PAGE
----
Users on OpenVMS Alpha Version 7.2 (and later) systems can take advantage of Extended File Specifications capabilities. In contrast, systems running prior versions of OpenVMS cannot mount ODS-5 volumes, correctly handle extended file names, or even see extended file names. The following topics describe support on OpenVMS Version 7.2 (and later) and on prior versions of OpenVMS in a mixed-version cluster. Users on OpenVMS Alpha Version 7.2 (and later) Systems Users on OpenVMS Alpha Version 7.2 and later systems can continue to access pre-Version 7.2 files and directories; for example, they can do all of the following: o Create and access deep directory structures on ODS-2 volumes. o Read a BACKUP saveset created on an earlier version of OpenVMS. o Use DECnet to copy a file with an ODS-5 name to a file with an ODS-2 name on a system running an earlier version of OpenVMS. Users on pre-Version 7.2 Systems On mixed-version clusters, some restrictions exist. Users on a version of OpenVMS prior to Version 7.2: o Cannot access any files on an ODS-5 volume. This is true regardless of whether the volume is connected physically on a CI or SCSI bus, or by an MSCP or QIO server. o Cannot successfully create or restore an ODS-5 image saveset. However, these users can successfully restore ODS-2-compliant file names from an ODS-5 saveset.
3.2 - Mixed-Architecture Support
All Extended File Specifications capabilities are available on OpenVMS Alpha Version 7.2 and later systems. Current ODS-2 volume and file management functions remain the same on both VAX and Alpha Version 7.2 (and later) systems; however, extended file naming and parsing are not available on VAX systems. The following topics describe support on OpenVMS VAX and Alpha systems in a mixed-architecture cluster. Limited Extended File Specifications Capabilities on VAX Systems In mixed-architecture OpenVMS Version 7.2 (and later) clusters, the following Extended File Specifications capabilities are available on OpenVMS Version 7.2 (and later) VAX systems: o Ability to mount an ODS-5 volume o Ability to write and manage ODS-2-compliant files on an ODS-5 volume o See only \pISO_LATIN\.??? or \pUNICODE\.??? when accessing an ODS-5 file specification BACKUP Limitations In a mixed architecture cluster, users cannot successfully create or restore an ODS-5 image saveset. However, these users can successfully restore ODS-2-compliant file names from an ODS-5 saveset.
3.3 - Network Support
Although Extended File Specifications is intended to provide enhanced file naming capabilities to Advanced Server for OpenVMS 7.2 Version 7.2 for OpenVMS Version 7.2, network access with ODS-5 volumes and extended file names is currently being tested. The length of an extended file specification that can be passed over the network using DECnet is restricted to a maximum of 255 bytes.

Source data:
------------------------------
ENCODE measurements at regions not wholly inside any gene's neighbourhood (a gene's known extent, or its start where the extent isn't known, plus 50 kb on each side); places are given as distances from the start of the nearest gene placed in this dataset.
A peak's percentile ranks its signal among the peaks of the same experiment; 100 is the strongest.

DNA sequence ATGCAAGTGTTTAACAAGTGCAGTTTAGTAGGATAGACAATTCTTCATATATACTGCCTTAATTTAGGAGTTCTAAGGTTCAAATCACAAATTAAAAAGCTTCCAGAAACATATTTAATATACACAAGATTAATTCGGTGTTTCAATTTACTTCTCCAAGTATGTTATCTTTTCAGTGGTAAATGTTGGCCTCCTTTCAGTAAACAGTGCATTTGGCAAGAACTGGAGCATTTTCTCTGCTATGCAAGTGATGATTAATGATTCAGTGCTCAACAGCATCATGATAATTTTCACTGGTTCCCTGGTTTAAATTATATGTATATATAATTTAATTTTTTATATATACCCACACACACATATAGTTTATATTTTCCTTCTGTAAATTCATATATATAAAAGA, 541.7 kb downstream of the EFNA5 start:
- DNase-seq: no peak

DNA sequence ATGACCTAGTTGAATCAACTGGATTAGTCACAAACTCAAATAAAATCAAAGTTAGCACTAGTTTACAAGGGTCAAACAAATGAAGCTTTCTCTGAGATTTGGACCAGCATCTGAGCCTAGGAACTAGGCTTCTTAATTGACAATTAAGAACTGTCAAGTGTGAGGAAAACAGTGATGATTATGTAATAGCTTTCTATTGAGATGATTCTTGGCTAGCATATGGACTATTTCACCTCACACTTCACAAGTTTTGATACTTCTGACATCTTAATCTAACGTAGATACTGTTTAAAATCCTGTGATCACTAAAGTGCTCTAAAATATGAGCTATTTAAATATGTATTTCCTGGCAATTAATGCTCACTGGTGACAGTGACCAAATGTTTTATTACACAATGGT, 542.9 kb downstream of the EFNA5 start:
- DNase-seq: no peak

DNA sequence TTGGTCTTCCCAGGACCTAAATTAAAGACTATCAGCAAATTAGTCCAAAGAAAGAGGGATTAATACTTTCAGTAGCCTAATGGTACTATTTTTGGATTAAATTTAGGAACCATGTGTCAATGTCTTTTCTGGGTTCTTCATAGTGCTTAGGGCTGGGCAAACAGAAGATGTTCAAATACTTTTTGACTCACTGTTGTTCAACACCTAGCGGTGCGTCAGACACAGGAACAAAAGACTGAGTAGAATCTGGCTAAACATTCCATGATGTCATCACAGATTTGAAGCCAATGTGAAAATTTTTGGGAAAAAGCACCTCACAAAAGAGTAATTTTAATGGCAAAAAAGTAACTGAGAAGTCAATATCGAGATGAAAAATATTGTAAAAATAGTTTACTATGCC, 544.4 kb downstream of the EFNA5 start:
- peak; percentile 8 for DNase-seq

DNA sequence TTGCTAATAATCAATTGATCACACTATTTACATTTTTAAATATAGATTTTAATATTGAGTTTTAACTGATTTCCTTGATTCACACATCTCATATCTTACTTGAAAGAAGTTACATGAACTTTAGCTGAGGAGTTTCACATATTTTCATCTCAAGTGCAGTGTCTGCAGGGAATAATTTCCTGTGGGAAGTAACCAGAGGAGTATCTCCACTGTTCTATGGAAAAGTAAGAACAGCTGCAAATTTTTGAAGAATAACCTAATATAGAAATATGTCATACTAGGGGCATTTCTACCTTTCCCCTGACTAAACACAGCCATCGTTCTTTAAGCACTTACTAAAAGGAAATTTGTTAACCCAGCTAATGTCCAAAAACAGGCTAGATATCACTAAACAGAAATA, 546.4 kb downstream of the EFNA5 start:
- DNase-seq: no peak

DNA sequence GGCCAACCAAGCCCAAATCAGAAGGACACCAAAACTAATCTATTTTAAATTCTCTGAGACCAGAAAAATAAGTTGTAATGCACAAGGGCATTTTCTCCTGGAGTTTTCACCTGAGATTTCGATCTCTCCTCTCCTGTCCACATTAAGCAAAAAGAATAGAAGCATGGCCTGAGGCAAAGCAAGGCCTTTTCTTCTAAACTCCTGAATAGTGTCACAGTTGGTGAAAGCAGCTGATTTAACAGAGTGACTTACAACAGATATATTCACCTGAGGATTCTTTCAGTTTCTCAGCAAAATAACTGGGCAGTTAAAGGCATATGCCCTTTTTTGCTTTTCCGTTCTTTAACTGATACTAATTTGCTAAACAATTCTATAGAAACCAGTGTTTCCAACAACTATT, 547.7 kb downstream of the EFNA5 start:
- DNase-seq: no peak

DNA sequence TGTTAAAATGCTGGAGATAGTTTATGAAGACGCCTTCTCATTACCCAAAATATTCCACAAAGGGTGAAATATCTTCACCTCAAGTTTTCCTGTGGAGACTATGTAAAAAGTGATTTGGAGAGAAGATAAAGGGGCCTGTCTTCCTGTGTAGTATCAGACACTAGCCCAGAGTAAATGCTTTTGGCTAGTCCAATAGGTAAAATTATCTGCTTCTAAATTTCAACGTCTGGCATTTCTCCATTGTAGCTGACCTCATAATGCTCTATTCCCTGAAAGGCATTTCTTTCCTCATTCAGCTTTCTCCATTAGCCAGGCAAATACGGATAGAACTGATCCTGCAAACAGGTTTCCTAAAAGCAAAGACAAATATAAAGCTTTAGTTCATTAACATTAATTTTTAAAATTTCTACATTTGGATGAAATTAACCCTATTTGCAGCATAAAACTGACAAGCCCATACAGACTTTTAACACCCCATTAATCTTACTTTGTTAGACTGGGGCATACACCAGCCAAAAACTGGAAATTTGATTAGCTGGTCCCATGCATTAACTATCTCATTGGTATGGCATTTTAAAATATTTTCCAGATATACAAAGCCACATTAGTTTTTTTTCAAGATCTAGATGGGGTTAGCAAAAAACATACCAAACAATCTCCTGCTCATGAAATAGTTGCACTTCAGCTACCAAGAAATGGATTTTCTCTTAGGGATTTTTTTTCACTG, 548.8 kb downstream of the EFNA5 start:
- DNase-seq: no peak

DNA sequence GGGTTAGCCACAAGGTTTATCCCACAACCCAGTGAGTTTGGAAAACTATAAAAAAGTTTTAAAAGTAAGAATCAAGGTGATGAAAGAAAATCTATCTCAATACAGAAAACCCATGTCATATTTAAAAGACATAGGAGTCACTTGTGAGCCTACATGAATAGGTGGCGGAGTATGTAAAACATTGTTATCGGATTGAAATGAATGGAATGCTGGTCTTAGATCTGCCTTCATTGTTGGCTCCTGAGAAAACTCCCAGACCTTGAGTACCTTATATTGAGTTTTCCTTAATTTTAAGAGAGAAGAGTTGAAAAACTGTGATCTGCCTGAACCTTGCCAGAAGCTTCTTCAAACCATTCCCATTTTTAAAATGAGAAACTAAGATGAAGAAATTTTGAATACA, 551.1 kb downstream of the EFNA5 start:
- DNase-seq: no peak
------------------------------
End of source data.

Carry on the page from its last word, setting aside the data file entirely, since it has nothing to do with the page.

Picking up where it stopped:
3.4 - Application Support
OpenVMS applications should be evaluated and tested to determine whether they function correctly when Extended File Specifications is enabled. The OpenVMS System Manager's Manual, Volume 1: Essentials contains guidelines for evaluating applications, and the Guide to OpenVMS File Applications contains details about the technical aspects of Extended File Specifications that can affect the behavior of an application.
3.5 - User Support
When you enable ODS-5 volumes on an OpenVMS cluster, you should make users aware of the following characteristics: o Extended file names caooonot be used on ODS-2 volumes. o Case is determined by the first instance of an extended file name. o There are special rules for case preservation and case blindness when using extended file names. o Some system utilities and DCL commands have a /STYLE qualifier to control the display of file names. o Error messages can vary when different parse style are used. o Extended file names are not visible from a VAX system. The OpenVMS System Manager's Manual, Volume 1: Essentials contains information for setting user's expectations of Extended File Specifications.
|4 - Impact|
The main goal of Extended File Specifications is to provide extended file naming capabilities, while also: o Maintaining high reliability, scalability, and availability o Maintaining the traditional (ODS-2) serial file interoperation capabilities o Causing the least possible amount of change for layered products and applications However, once ODS-5 volumes are enabled, some of the new capabilities can potentially impact certain applications or layered products, as well as some areas of system management. The following guidelines and description of changes in the base operating system will help you determine the level of impact on your OpenVMS environment.